Showing posts with label whimsy. Show all posts
Showing posts with label whimsy. Show all posts

Thursday, April 4, 2013

Whale Song on the Plains

Stories come from the strangest of combination of places, events and people.  They hit me over the head sometimes as I'm walking - often times quite actually because my head is usual off pondering in the clouds.  This is a wild circle of thought that occurred to me this week:

Tornado Sirens

It is early spring and they've begun testing the tornado sirens in our city, as they do most places with a tornado warning system.  The siren blares out in thick waves of sound - not merely loud but inescapable.  This is sound you can feel rattling the pavement beneath your feet, shaking your ribcage, startling the air, stopping your heart.  You are breathing in that sound.  Unlike the eardrum-cracking call of ambulances and police cruisers, it does not fade away as trouble races down the center lane.  Growing up in Nebraska, this is typical of the spring and summer months - the worry that sudden disaster may be hurtling nearby. 

Nebraska Tornado
by Anthony Woods

Sirens and Whales

When I was a little girl standing my grandparents' driveway  I remember asking my mother what that horrible drone was.  She said it was a whale, perhaps out of sarcasm.  (She might have actually said "dying whale" but I doubt she would have been that mean.)  I was a gullible imaginative child and wanted to see this whale, marvelling at the idea there was an actual whale somewhere in our landlocked state.  As we drove home, I had a vivid picture in my head of a whale lying out on the plains somewhere... not exactly making the connection that if, by some strange set of events, a whale was lying out in the middle of Nebraska, it would be a very sad story.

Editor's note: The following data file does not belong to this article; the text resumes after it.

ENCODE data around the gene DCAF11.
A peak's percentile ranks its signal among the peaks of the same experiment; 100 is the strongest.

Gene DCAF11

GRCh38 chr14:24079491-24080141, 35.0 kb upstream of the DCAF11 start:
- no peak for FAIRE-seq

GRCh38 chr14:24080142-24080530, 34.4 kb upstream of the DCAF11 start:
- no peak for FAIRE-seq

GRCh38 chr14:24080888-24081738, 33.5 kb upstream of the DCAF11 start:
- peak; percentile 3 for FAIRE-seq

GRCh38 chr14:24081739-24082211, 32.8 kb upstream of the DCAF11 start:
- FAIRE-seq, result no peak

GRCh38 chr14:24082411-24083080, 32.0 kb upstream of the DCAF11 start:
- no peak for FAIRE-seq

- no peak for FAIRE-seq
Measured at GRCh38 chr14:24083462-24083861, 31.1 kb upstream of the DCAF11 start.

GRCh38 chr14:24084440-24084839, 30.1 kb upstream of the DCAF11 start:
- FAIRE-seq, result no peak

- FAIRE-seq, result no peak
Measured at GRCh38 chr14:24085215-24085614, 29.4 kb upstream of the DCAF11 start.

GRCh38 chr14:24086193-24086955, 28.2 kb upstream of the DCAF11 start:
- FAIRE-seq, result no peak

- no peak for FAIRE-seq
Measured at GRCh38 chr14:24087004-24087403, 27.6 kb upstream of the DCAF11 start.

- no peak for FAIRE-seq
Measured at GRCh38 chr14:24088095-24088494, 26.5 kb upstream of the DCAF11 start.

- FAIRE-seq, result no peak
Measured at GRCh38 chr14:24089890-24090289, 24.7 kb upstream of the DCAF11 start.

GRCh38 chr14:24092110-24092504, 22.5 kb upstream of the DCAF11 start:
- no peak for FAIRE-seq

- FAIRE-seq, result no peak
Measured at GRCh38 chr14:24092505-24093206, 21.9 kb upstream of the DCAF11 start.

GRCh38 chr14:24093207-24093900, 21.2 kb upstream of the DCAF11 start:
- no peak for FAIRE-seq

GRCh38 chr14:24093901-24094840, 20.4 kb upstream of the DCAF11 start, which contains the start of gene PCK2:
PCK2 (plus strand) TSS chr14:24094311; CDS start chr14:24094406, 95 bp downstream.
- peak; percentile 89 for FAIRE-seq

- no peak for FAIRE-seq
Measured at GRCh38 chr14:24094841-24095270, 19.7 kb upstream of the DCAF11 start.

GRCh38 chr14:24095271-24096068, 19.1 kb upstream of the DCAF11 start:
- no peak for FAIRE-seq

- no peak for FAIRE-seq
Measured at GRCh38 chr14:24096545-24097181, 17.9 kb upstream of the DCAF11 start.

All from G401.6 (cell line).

Whale Fluke 6 October 2012, Gloucester, Mass.


Whales in Nebraska

The closest whales have come to Nebraska was the in the Cretaceous Period when a great north-south swath of the continent was a shallow sea called the Western Interior Seaway, stretching from the Gulf of Mexico to the Arctic.  The "whales" were plesiosaurs (probably smaller than modern whales) - head of a brontosaurus and sea turtle flippers. 

By Dee Jay Morris

A Sea in Nebraska